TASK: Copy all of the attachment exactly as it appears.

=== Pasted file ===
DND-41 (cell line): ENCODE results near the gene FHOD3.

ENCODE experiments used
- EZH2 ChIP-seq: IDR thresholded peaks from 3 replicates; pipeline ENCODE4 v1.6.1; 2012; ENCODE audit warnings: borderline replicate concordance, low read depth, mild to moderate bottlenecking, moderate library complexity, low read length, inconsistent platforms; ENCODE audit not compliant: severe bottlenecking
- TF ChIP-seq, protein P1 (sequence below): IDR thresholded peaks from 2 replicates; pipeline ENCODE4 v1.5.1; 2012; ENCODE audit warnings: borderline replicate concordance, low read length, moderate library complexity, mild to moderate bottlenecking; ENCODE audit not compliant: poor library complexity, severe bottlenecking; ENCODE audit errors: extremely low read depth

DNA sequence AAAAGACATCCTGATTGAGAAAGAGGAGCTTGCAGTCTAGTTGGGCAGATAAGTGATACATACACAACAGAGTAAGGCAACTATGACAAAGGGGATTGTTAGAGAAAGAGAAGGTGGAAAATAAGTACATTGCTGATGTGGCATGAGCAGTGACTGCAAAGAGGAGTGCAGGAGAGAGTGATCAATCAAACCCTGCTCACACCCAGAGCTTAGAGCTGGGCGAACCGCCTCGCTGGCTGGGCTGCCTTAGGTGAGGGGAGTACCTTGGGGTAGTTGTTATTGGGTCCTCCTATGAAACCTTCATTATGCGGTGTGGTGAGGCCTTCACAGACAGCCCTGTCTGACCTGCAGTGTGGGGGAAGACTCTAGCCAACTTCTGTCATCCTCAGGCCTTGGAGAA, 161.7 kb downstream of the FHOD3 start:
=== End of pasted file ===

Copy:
DND-41 (cell line): ENCODE results near the gene FHOD3.

ENCODE experiments used
- EZH2 ChIP-seq: IDR thresholded peaks from 3 replicates; pipeline ENCODE4 v1.6.1; 2012; ENCODE audit warnings: borderline replicate concordance, low read depth, mild to moderate bottlenecking, moderate library complexity, low read length, inconsistent platforms; ENCODE audit not compliant: severe bottlenecking
- TF ChIP-seq, protein P1 (sequence below): IDR thresholded peaks from 2 replicates; pipeline ENCODE4 v1.5.1; 2012; ENCODE audit warnings: borderline replicate concordance, low read length, moderate library complexity, mild to moderate bottlenecking; ENCODE audit not compliant: poor library complexity, severe bottlenecking; ENCODE audit errors: extremely low read depth

DNA sequence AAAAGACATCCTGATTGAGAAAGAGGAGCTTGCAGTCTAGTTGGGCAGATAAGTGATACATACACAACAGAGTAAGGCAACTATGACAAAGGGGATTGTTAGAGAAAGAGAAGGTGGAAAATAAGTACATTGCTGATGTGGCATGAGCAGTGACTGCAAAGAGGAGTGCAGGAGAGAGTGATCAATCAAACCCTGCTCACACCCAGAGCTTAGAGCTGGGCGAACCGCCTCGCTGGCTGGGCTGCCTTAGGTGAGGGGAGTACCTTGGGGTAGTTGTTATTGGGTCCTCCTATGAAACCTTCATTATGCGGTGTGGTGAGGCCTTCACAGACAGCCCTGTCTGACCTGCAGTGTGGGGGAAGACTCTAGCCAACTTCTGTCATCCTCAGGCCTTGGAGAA, 161.7 kb downstream of the FHOD3 start: